The identification of war victims by reverse paternity is associated with significant risks of false inclusion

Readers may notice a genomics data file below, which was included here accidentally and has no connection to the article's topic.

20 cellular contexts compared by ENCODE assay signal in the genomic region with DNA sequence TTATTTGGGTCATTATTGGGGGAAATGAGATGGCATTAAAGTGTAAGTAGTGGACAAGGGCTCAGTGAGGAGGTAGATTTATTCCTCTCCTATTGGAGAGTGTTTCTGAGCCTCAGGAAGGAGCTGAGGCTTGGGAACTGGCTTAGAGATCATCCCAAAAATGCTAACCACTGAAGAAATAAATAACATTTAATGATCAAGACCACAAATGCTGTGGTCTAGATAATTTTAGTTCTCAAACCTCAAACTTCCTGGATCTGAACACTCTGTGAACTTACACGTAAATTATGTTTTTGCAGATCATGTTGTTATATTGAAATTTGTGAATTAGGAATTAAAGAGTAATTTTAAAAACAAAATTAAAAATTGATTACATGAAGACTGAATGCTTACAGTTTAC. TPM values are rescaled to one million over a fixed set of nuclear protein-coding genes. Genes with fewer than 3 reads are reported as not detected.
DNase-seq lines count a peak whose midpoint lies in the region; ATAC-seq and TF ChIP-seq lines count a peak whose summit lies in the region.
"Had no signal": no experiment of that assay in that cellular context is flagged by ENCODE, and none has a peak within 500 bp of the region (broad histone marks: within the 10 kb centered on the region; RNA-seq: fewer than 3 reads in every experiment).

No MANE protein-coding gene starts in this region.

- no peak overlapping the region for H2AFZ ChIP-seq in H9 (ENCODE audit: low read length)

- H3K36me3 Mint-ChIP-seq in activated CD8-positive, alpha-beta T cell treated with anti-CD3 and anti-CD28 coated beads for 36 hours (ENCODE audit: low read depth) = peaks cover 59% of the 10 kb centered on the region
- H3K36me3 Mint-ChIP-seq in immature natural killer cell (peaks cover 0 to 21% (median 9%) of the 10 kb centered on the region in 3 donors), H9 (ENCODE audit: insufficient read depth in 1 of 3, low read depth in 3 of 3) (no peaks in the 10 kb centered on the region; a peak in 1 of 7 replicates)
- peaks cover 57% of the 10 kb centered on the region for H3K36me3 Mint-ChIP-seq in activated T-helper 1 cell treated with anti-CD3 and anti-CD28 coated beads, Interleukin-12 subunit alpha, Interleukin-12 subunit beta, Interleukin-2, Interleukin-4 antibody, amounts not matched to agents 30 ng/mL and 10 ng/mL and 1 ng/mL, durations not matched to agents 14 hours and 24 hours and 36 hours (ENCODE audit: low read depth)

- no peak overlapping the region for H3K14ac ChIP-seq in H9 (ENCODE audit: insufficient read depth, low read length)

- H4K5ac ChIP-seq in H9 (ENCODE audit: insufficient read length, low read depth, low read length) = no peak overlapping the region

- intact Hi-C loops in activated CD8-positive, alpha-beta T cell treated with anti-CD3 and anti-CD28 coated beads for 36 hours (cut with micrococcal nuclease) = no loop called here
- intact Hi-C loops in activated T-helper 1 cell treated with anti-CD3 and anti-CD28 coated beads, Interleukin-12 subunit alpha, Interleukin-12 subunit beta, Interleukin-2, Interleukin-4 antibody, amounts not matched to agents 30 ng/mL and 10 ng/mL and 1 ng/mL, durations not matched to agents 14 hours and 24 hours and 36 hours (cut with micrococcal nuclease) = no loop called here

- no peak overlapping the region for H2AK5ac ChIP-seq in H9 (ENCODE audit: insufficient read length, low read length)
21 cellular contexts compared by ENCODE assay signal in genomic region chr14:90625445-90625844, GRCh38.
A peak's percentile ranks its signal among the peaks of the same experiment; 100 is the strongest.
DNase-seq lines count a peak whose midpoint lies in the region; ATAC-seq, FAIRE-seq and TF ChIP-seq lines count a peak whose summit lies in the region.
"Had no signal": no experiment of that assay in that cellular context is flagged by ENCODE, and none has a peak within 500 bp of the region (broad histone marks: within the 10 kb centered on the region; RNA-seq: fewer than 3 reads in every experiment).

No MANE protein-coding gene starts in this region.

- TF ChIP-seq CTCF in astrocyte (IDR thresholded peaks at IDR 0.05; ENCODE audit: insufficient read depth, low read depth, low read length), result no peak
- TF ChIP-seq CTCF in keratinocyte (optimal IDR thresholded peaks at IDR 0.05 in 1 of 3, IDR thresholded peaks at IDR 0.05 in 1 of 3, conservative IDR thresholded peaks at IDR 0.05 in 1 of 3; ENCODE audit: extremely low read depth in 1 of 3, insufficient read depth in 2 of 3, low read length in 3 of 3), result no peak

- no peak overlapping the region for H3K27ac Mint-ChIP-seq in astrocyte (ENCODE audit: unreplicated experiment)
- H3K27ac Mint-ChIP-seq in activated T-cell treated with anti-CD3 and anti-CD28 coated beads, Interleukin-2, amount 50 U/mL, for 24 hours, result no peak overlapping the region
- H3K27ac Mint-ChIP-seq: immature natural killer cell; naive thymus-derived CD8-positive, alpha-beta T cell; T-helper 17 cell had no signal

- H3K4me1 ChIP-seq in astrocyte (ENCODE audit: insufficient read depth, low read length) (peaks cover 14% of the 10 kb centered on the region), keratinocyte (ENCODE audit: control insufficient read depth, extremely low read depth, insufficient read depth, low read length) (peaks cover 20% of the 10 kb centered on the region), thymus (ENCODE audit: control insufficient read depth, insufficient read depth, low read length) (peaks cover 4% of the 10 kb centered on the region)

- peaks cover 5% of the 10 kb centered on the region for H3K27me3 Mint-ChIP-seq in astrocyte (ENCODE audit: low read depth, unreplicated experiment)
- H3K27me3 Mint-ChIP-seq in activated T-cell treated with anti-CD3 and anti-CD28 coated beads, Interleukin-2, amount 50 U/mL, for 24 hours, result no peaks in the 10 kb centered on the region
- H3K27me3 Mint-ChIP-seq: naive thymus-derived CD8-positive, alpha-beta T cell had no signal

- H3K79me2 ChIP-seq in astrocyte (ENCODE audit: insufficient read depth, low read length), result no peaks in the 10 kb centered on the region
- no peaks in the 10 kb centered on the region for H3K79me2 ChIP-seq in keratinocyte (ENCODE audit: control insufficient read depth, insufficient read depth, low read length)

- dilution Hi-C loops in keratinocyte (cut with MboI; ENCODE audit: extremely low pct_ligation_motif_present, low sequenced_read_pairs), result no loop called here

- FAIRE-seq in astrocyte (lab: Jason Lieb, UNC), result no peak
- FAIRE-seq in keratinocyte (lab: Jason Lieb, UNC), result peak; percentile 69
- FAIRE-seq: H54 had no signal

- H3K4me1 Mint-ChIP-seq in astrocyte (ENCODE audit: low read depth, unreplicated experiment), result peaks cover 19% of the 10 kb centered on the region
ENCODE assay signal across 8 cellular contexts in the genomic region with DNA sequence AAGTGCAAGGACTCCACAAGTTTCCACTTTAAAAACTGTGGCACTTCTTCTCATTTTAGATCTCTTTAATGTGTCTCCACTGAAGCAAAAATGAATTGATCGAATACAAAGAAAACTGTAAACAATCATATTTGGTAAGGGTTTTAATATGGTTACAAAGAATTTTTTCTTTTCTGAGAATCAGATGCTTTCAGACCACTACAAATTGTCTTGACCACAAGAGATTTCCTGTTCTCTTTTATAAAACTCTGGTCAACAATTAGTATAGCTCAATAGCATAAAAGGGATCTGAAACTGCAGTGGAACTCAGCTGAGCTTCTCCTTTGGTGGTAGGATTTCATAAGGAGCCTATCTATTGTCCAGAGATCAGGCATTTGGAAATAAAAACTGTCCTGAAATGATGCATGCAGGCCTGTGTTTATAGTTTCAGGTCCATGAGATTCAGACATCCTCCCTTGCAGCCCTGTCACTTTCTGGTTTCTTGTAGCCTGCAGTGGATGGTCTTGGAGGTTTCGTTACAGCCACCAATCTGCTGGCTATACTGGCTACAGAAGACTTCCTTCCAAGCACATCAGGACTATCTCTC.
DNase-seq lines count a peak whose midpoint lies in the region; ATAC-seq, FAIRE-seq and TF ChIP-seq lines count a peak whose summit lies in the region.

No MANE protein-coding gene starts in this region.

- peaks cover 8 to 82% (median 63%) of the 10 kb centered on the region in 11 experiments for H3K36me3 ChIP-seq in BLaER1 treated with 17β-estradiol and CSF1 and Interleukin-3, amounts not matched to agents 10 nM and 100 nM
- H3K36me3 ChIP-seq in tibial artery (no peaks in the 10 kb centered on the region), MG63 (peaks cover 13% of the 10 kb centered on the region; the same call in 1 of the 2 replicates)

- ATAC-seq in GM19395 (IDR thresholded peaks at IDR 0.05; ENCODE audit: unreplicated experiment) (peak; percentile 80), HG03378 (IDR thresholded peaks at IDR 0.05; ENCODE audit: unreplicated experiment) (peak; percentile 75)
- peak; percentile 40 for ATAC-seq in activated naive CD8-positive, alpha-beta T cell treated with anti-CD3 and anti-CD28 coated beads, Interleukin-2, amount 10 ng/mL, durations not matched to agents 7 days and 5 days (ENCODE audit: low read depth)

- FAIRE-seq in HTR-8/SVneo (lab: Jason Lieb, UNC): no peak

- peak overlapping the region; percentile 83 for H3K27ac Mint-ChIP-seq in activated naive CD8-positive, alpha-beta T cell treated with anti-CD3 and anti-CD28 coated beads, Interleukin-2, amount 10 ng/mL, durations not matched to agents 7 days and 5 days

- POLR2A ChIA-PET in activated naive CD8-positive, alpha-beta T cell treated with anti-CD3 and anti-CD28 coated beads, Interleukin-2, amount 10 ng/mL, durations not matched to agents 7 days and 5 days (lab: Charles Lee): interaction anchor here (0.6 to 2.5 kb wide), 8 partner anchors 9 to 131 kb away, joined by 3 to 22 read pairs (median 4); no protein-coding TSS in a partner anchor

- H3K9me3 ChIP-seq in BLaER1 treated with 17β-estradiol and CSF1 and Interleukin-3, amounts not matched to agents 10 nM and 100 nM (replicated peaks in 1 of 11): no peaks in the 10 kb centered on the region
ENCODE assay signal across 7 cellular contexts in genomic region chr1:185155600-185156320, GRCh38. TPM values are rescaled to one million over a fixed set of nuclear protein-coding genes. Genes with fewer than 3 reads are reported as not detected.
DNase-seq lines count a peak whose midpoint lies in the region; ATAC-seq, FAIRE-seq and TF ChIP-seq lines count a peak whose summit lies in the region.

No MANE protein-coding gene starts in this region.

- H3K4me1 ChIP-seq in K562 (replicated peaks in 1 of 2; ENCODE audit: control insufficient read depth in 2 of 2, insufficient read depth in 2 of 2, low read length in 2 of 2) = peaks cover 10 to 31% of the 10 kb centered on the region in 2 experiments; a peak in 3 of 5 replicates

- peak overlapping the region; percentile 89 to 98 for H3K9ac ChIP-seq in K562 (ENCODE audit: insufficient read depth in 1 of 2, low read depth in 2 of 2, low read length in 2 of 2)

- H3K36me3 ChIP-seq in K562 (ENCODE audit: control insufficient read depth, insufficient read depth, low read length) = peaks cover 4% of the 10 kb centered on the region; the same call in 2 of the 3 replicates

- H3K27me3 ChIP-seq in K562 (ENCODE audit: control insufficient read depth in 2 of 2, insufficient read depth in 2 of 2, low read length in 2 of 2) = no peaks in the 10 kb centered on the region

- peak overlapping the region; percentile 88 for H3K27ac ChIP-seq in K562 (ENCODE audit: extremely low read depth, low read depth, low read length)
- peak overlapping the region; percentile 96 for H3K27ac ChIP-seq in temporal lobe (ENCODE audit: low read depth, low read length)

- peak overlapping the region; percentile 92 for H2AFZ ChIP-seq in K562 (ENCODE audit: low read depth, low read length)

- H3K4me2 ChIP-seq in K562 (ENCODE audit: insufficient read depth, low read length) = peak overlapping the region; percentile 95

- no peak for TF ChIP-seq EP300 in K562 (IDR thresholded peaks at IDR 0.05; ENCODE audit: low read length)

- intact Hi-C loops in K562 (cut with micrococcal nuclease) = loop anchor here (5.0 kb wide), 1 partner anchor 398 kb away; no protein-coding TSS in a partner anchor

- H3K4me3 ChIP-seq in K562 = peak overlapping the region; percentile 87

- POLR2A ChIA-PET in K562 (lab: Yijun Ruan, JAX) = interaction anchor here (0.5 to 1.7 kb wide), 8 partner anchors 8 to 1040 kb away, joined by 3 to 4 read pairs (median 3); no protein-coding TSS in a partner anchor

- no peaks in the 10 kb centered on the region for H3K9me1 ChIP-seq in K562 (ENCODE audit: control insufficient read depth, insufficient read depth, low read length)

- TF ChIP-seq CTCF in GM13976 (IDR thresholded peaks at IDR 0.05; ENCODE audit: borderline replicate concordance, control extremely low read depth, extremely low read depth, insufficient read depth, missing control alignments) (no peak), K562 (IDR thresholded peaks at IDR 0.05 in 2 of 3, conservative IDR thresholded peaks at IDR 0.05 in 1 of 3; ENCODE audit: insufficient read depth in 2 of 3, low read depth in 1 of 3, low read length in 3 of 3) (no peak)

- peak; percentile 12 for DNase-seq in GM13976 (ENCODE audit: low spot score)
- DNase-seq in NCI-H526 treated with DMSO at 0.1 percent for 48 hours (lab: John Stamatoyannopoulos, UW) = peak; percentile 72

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Since February 2001 the process of DNA identification of war victims in Croatia relies on the database of over 3,000 9-locus (D3S1358, vWA, FGA, TH01, TPOX, CSF1PO, D5S818, D13S317 and D7S820) STR genotypes of relatives of missing persons. Instead of a targeted approach to DNA typing, the genotype of each skeletal remains analysed is compared to all genotypes in the database to identify potential parents and children. Although this approach has significantly increased the pace of identification by DNA typing, non-targeted matching in a database containing several thousand genotypes considerably decreases the significance of inclusion, especially when identification is based on reverse paternity analysis. To support this statistical prediction we present 3 cases of 10 STR loci matches and 1 case of 11 STR loci matches between a child, child's mother and skeletal remains that did not originate from a father of that child.
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